The hackers settled in, arranged their laptops on a small table and got right to work. The clock was ticking. They began by carefully combing through the online voting system’s code, rapping at their keyboards and exchanging a pitter-patter of techie jargon. They toggled between screens. One displayed the unblemished interface that prospective voters would see. The other was black, threaded with lines of code: a sketch of their half-drafted attack. The first few hours were full of dead ends: a rejected ballot; an unexpected security fix, made in real time by election officials to thwart their efforts. Had they been found out? Suddenly, one of the four hackers paused midscroll. He’d found a seemingly trivial mistake, the code equivalent of an unlocked window. “Let’s steal things! Yes, let’s steal,” one of them said, tugging at his mop of dark hair. “Let’s get their ballot public key – GPG export or Base64 out to a file.” University of Michigan computer science professor Alex Halderman and his team of graduate students demonstrated in 2010 that it’s possible for a few hackers to quickly manipulate online voting systems. This was not a war room in Russia, where hackers allegedly have worked to infiltrate email servers to disrupt this year’s election. It was the office of Alex Halderman, a computer science professor at the University of Michigan. The hackers were graduate students, proving a point about Washington, D.C.’s fledgling voting system: that internet voting is vulnerable, a hunk of cybersecurity Swiss cheese. It was Sept. 29, 2010, just a few weeks before the city’s system was to be launched.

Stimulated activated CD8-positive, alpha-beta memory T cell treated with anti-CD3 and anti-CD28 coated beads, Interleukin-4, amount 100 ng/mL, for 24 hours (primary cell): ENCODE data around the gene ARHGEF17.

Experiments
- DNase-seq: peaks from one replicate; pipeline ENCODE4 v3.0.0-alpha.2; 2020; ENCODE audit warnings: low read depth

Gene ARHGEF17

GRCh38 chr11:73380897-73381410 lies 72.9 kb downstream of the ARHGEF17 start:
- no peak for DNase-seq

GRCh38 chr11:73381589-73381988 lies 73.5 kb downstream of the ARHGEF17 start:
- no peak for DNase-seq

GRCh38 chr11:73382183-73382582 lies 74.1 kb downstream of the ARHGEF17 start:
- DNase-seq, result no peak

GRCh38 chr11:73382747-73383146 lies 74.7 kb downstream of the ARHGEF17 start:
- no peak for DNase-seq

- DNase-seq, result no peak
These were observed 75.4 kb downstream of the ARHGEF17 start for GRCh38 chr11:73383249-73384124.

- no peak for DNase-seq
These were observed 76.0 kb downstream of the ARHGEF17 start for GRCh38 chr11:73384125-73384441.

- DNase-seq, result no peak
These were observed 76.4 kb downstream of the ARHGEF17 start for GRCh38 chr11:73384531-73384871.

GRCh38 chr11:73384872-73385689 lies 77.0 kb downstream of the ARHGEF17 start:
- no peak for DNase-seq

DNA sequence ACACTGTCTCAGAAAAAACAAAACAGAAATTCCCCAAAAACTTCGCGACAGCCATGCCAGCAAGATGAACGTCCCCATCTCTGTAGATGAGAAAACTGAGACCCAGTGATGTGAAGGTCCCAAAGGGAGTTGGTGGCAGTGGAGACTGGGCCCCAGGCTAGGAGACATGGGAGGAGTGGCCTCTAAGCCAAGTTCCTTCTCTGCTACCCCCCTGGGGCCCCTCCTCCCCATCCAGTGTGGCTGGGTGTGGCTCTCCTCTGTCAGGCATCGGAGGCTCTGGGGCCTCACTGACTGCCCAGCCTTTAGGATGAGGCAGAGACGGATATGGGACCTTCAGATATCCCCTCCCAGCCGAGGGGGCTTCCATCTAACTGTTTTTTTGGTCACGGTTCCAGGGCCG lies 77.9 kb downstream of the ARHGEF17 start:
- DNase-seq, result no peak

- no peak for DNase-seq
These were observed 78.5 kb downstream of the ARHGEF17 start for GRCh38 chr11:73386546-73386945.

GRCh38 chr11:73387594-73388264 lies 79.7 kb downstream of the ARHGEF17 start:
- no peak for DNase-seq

Halderman, who has a mild demeanor and a slowpoke drawl, reminded his students of the weight of their task: “Remember how serious this is,” he said as they began to launch their attack. “This is the future of democracy these guys are jeopardizing.” Yet, when America turns out to vote on Election Day, more than 30 states will allow some form of internet voting, relying on technology eerily similar to what these students so deftly hacked. Despite years of urgent warnings from computer scientists and condemnation from the federal government, thousands of votes will stream in through insecure portals.
Perhaps most alarmingly, of the 11 swing states in play in this year’s presidential election, five – Colorado, Florida, Iowa, Nevada and North Carolina – allow military and overseas residents to cast ballots online. These electoral battlegrounds expect to receive thousands of ballots that cybersecurity experts warn are insecure and susceptible to tampering. And together, they amount to 65 electoral votes.
Those experts fear it could throw the results of the presidential election into doubt.